Every July, I’m reminded of the riddle “Do they have the Fourth of July in Canada (or England or any other country)?” The answer? Of course they do! They have a July 4th and a July 5th and… It’s just a play on the fact that Independence Day is also known as the Fourth of July.
Admittedly, it’s not that great of a riddle.
For a lot of people, July marks the start of their company’s fiscal year. (As a government employee, I get to wait til October for that fun.) The start of the fiscal year is sort of like declaring your independence from last year. Of course, you’re still stuck with any mistakes you made, and you might not have as much money to budget based on what happened last year, but on Day One of the fiscal year, you’ve got a blank budget and things can go anywhere.
Since Independence is celebrated in both the U.S. and in Canada this month, maybe it’s a good time to also celebrate your own financial independence. Put your mistakes behind you. Don’t dwell on them. Okay, so you have to dwell on them a little bit, because bills don’t just disappear. But make a plan to pay them. Start a new plan and set it in motion. Don’t worry about what you’ve done. Look toward the future. Celebrate the fact that you are getting closer and closer to your financial freedom.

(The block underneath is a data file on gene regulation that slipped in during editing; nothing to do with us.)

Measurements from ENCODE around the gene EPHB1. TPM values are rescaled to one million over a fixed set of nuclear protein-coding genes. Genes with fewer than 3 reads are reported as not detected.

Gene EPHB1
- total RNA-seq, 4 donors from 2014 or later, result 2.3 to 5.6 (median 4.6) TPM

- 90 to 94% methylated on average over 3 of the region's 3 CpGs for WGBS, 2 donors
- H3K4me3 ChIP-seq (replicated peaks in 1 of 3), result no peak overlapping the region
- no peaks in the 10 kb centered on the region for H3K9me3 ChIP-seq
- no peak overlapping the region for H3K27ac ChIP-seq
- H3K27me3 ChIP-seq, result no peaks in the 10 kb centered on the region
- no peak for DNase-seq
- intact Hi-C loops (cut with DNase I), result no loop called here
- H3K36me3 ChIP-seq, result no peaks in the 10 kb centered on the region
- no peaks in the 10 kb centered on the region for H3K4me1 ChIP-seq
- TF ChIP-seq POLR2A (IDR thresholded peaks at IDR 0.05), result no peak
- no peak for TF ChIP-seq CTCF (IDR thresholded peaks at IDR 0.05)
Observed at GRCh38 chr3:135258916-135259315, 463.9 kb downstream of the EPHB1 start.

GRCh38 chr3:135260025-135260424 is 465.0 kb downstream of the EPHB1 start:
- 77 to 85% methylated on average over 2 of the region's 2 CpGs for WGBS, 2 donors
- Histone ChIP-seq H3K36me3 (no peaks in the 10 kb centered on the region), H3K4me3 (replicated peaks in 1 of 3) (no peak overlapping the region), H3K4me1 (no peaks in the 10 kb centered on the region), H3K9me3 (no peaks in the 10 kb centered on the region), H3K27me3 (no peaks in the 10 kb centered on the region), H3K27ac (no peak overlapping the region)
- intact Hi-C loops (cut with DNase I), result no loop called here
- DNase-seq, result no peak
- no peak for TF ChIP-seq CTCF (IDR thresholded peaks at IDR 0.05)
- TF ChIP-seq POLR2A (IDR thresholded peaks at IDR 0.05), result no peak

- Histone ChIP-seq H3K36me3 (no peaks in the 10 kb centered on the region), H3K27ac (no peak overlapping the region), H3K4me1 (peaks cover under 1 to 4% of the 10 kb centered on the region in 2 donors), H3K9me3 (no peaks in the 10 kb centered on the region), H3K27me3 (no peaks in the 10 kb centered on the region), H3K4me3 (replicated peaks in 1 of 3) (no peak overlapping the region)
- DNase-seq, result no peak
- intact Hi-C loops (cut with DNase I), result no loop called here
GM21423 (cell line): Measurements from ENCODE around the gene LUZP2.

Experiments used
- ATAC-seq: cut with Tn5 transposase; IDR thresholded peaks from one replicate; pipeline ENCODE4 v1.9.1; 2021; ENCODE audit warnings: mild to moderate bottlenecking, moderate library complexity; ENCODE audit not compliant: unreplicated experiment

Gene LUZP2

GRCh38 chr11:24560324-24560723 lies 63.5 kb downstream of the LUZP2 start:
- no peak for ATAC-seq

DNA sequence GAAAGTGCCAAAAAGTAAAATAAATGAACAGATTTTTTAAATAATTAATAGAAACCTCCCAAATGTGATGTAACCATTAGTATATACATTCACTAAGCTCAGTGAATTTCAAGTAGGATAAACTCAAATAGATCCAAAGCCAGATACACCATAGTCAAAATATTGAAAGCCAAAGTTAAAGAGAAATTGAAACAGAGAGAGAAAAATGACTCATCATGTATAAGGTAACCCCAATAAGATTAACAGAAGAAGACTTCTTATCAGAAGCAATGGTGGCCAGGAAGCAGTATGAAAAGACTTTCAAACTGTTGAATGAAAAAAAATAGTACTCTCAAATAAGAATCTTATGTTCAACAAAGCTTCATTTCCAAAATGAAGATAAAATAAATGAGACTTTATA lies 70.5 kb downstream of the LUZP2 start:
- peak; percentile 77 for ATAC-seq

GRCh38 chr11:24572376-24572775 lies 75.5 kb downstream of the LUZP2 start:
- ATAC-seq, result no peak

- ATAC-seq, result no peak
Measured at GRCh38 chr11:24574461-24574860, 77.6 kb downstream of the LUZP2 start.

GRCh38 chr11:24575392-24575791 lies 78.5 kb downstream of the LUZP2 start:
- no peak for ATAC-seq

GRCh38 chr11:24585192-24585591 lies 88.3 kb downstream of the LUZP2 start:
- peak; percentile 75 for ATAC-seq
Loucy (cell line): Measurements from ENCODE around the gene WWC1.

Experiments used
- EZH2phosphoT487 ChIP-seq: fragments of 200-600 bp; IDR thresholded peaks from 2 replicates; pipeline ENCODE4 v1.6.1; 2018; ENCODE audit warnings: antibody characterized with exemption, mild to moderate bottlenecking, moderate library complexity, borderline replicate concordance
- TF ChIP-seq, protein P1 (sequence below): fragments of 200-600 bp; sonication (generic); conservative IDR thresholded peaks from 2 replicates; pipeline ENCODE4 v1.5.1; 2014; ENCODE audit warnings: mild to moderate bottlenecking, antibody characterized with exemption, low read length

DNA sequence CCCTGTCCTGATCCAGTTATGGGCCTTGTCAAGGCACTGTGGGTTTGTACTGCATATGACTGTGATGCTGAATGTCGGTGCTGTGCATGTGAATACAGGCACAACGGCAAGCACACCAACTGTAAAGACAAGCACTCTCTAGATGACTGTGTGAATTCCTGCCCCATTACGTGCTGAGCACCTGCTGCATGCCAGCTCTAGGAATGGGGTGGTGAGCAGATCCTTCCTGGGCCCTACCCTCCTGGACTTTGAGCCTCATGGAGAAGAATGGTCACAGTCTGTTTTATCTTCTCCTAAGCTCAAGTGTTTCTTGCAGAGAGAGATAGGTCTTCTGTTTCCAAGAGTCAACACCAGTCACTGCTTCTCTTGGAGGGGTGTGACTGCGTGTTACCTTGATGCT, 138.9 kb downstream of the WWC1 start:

Or if that sounds corny, maybe just go to a BBQ and have a few frosty beverages while watching fireworks and be glad you live in a country where that’s a normal way of life and that your biggest worries are money and not terrorism and an oppressive government. Or just enjoy the fact that it’s summer. Just be sure to enjoy yourself.
Megan is a 30-something government employee in the Washington, DC area. She got interested in Personal Finance when she got out of college and realized that her paycheck wasn’t going to go as far as she had hoped. Since starting this blog, she has managed to buy a house and make a solid start on her retirement goals, and hopes to help others do the same. Here is her story:
In 2007, I was a gainfully employed 20-something with no debt but not a lot of knowledge about personal finance. It was a co-worker’s comment about Roth IRAs that sent me to the internet, searching for information. It was then that I realized that I really didn’t know a whole lot about personal finance and that my current financial situation was due a lot to inherent frugal tendencies, generous family members, a fear of debt, and good luck. While that was working for me, clearly I needed a better plan.
While I had no debt, I was also pretty much living paycheck to paycheck and not worrying about going over budget (I say this as if I had a real budget) because I had an emergency fund set aside to cover any overages.
Except that’s not what an emergency fund is for.
So I did a lot of research, read a lot of blogs, and decided that I needed a plan. I needed to budget. I needed to know what I was spending my money on. I needed to prepare for the future.
I decided to create a blog not only to make myself accountable to others but also to share the knowledge that I gained along the way. I’ve learned so much from my fellow bloggers, and I hope that my readers can find something useful in what I have to share as well.